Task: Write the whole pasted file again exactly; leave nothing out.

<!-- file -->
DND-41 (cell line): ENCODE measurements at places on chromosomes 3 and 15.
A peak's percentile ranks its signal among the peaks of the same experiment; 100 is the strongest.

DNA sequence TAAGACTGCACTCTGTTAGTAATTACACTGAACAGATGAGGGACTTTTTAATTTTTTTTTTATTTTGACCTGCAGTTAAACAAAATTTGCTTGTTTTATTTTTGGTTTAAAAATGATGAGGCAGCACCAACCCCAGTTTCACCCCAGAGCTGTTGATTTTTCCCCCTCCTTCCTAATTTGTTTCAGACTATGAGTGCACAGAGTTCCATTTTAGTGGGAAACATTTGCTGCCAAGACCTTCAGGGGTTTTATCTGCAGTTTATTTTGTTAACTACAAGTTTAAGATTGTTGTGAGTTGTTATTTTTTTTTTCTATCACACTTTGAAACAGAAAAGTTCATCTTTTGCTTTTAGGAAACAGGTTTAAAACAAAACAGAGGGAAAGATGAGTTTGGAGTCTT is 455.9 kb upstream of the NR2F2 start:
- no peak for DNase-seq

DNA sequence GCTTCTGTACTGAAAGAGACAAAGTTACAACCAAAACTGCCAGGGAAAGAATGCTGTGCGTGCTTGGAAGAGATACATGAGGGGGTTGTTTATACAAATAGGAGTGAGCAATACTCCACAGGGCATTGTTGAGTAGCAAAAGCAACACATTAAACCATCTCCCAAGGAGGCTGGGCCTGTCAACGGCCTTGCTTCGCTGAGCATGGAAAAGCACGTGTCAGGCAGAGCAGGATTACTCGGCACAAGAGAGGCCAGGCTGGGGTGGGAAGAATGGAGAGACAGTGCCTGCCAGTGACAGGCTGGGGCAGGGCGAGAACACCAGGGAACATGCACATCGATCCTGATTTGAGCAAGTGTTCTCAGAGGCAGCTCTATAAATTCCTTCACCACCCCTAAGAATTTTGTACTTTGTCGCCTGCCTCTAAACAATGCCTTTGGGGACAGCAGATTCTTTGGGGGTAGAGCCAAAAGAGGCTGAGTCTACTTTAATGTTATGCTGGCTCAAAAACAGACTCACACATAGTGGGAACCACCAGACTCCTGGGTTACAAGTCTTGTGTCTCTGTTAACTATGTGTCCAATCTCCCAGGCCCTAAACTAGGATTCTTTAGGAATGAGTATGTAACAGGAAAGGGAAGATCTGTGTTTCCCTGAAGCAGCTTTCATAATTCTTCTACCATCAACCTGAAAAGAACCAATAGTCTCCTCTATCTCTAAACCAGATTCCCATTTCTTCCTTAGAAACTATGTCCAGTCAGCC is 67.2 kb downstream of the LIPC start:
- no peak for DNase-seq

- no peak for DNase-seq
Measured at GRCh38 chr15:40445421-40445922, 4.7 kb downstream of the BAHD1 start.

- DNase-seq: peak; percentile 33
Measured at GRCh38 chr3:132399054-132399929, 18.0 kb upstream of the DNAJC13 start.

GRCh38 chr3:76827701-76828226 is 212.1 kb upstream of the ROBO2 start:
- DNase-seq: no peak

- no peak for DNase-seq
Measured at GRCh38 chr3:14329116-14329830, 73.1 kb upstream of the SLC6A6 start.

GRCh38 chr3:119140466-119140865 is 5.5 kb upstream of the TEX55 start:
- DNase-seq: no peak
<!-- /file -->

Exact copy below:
DND-41 (cell line): ENCODE measurements at places on chromosomes 3 and 15.
A peak's percentile ranks its signal among the peaks of the same experiment; 100 is the strongest.

DNA sequence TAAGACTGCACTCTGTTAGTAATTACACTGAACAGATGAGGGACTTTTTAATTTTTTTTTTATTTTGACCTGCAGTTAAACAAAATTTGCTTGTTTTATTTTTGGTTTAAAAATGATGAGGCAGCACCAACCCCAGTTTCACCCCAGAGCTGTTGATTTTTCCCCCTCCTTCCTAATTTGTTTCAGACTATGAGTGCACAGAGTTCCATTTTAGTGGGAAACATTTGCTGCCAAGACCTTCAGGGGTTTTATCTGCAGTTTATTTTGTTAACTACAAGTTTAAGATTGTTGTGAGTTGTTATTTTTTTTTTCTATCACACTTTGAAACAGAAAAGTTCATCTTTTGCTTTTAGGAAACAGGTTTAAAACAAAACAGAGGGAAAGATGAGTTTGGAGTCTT is 455.9 kb upstream of the NR2F2 start:
- no peak for DNase-seq

DNA sequence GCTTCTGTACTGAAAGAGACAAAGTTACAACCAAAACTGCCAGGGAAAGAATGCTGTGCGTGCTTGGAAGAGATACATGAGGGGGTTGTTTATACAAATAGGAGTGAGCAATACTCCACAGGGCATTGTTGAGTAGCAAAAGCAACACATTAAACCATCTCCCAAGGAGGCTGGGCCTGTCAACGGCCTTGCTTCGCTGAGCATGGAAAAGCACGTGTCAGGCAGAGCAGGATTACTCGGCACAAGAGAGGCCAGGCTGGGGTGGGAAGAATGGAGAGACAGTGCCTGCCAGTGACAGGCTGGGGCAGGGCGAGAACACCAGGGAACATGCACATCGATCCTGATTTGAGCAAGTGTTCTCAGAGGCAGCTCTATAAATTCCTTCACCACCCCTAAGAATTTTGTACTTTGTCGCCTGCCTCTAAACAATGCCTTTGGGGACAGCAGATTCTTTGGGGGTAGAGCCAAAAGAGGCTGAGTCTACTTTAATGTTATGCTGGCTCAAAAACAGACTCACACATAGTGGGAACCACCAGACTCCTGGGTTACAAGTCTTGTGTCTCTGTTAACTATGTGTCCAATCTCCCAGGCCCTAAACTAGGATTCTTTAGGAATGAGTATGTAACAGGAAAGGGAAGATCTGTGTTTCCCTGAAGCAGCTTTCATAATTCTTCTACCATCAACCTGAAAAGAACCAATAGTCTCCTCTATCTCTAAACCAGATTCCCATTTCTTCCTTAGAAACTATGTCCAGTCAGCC is 67.2 kb downstream of the LIPC start:
- no peak for DNase-seq

- no peak for DNase-seq
Measured at GRCh38 chr15:40445421-40445922, 4.7 kb downstream of the BAHD1 start.

- DNase-seq: peak; percentile 33
Measured at GRCh38 chr3:132399054-132399929, 18.0 kb upstream of the DNAJC13 start.

GRCh38 chr3:76827701-76828226 is 212.1 kb upstream of the ROBO2 start:
- DNase-seq: no peak

- no peak for DNase-seq
Measured at GRCh38 chr3:14329116-14329830, 73.1 kb upstream of the SLC6A6 start.

GRCh38 chr3:119140466-119140865 is 5.5 kb upstream of the TEX55 start:
- DNase-seq: no peak